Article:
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Click on the inductee name below for more information about them at the time of their induction!

(L) - Life Member of CHSAA
(P) - Inducted Posthumously
(D) - Deceased

Larkin Bernard

 

 

 


Bernard P.  Larkin      

CHS Class of 1924


 

CHS ’24 Class Vice-President, Baseball (Captain 4), Drama Club

New England Conservatory of Music Specialized in Harmony ‘40

Career
Played Clarinet, Saxophone, Flute, Oboe plus most other band instruments; Venues: Coconut Grove, Boston, MA, Immaculate Conception Church Parish Hall, Area behind The Memorial Auditorium, Lowell, MA Friday nights for High School students; Professional Music Teacher (Private Lessons); Immaculate Conception Church Choir (Director), Lowell Textile Institute Band (Director), Community Band Director (Westford & Chelmsford); Chelmsford, MA Public Schools Chelmsford High School (Music Teacher & Bandmaster) Created first CHS Band in 1943, 25 members strong, Bernie composed & arranged the Chelmsford High School Fight Song 

Community
Started the Middlesex Training School Band, Initiated the Town of Chelmsford Band—Directed numerous summer concerts, Christmas concerts with CHS band at homes of elderly shut-ins, St. John’s Senior Choir, St. Vincent De Paul Society (President)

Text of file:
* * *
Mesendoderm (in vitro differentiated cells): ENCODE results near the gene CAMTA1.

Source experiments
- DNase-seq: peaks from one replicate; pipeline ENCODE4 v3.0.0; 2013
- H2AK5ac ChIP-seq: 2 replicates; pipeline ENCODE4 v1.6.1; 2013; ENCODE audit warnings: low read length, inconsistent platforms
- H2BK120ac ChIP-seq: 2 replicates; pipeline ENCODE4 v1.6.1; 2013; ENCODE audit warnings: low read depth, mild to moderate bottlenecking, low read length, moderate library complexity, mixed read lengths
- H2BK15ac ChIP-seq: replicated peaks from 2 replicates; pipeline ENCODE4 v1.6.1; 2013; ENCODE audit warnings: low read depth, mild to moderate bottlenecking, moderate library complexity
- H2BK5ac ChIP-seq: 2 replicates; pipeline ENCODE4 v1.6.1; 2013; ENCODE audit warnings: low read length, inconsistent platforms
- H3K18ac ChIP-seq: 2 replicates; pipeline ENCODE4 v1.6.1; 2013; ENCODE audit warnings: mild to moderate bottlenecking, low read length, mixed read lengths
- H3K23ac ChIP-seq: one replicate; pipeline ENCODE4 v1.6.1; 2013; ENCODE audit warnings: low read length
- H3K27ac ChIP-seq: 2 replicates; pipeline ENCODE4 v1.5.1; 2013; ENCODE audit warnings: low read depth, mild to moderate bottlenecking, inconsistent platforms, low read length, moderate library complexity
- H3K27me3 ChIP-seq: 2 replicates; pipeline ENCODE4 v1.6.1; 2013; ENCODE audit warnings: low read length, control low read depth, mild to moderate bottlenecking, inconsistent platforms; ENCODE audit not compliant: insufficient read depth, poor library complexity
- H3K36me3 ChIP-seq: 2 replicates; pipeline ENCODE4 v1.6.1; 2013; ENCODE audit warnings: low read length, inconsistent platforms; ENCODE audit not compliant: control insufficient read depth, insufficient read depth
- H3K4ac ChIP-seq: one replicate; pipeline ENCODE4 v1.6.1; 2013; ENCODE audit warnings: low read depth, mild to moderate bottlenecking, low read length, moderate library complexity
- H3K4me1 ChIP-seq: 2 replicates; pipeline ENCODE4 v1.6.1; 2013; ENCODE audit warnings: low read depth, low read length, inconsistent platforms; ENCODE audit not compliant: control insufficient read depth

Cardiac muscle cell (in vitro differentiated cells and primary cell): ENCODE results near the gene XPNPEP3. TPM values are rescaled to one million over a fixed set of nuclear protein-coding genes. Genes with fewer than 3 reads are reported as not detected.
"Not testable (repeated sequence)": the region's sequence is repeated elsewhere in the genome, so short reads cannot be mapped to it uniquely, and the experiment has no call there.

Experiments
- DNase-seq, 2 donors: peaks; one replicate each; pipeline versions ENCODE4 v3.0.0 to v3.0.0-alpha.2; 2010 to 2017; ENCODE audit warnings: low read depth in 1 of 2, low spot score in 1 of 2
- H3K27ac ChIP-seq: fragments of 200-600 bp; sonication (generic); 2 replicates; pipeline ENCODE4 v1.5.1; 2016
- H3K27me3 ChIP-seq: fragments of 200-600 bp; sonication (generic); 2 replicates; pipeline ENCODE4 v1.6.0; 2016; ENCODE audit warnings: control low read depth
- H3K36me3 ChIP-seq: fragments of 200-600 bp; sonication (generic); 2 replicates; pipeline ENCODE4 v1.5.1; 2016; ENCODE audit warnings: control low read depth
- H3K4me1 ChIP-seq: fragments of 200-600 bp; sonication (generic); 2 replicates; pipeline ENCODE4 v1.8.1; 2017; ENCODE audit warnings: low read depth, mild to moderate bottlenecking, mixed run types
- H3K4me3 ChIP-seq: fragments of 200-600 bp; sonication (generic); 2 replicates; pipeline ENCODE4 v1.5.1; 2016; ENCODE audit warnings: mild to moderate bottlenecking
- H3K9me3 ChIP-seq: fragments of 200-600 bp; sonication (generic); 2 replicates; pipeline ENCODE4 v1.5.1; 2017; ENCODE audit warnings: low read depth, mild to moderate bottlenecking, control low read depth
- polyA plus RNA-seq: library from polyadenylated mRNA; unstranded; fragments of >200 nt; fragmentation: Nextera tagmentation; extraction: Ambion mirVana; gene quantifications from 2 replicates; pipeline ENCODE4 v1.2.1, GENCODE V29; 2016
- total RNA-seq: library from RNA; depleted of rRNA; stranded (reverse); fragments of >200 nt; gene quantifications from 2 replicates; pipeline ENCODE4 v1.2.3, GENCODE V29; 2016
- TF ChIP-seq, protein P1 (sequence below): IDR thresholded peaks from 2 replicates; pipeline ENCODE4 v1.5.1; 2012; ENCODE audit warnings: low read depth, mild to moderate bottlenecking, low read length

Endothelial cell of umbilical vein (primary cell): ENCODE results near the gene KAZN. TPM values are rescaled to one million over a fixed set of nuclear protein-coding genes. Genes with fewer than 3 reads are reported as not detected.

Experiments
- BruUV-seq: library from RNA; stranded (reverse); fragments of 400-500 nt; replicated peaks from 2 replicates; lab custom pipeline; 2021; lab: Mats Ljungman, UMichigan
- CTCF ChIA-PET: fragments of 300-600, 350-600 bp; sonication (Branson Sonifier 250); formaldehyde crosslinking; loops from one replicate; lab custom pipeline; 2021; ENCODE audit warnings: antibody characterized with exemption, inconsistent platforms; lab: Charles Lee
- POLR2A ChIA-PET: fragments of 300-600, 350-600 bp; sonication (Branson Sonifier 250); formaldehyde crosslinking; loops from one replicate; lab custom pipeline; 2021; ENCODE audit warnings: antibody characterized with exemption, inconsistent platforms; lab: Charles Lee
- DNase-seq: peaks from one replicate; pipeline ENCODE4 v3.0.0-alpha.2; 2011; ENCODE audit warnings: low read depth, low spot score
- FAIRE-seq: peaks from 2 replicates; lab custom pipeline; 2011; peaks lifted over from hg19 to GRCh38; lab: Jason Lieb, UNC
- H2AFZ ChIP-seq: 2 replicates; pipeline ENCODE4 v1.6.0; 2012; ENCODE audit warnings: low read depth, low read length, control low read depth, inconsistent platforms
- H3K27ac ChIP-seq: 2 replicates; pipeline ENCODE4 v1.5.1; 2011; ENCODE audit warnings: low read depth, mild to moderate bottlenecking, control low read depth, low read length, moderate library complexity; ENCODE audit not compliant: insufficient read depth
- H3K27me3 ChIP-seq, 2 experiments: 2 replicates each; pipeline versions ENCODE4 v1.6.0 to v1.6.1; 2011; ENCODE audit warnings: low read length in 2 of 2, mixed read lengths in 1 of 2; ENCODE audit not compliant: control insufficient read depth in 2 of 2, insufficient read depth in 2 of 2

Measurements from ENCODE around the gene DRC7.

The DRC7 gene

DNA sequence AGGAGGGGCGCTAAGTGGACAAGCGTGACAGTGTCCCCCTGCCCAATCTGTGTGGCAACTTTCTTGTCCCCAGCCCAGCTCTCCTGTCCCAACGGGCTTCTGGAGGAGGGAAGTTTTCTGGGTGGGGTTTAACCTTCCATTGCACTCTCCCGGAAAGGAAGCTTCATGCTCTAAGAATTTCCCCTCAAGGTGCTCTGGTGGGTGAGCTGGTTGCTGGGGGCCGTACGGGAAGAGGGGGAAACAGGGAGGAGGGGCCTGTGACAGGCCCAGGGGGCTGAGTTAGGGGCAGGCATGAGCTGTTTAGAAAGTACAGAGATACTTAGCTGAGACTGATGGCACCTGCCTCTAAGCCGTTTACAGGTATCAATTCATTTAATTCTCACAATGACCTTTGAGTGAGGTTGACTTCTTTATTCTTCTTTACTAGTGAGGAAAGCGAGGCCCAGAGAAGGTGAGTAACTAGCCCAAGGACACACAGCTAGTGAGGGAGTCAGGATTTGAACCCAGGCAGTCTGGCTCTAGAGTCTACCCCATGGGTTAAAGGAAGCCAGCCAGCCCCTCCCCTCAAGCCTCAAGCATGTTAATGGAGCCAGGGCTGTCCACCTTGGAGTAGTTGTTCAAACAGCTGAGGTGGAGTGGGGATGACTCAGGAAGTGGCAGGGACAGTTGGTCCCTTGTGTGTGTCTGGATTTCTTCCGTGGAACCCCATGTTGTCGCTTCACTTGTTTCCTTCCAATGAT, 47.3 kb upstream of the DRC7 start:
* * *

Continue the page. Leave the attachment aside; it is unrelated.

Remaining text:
1944 Yearbook Quote:
“It all began one morning at assembly, as we trailed in listless and disorderly fashion toward the auditorium. Suddenly music met our ears. The effect was instantaneous. We picked up our feet, straightened our shoulders and looked around in astonishment. What could be happening? There at the front of the hall, bright and gay, with the incomparable Miss MacBrayne swinging her baton, was our own Chelmsford High School Band, making its first unannounced appearance. At this crucial point, Bernie Larkin, bubbling with pep and optimism, burst upon the scene. From this moment on we were band conscious.”

1952 Yearbook “In Memoriam” page:
“Boys and girls flocked to the Chelmsford High School band room not alone for the inspiration of music, but even more for the inspiration in the heart of the Bandmaster. No trouble was too small, no dream too big, no demand too exhausting for his sympathy and understanding. This man made life, as well as music, an art. He enriched everyday materials and ordinary experiences with the sense of life’s true and universal values, and these values he imparted freely. Bernie gave lessons in music and at the same time lessons in living. He taught what he himself was—simplicity and morality, generosity and godliness, tolerance and the love of the beautiful, devotion to church and charity to the poor, but perhaps more than all else, in all things, he taught joy. His smile was expansive, his voice hearty, and his whole life the creative expression of joyous fellowship. He loved people, old and young, rich and poor, fortunate and unfortunate, his family, his friends, his fellow workers, and his pupils. And because he loved, as he did everything else, with zest and exhilaration, so he was loved in return. What Bernie gave cannot be overestimated, and in the lives of the hundreds of young people who have passed under his tutelage he is immortalized.”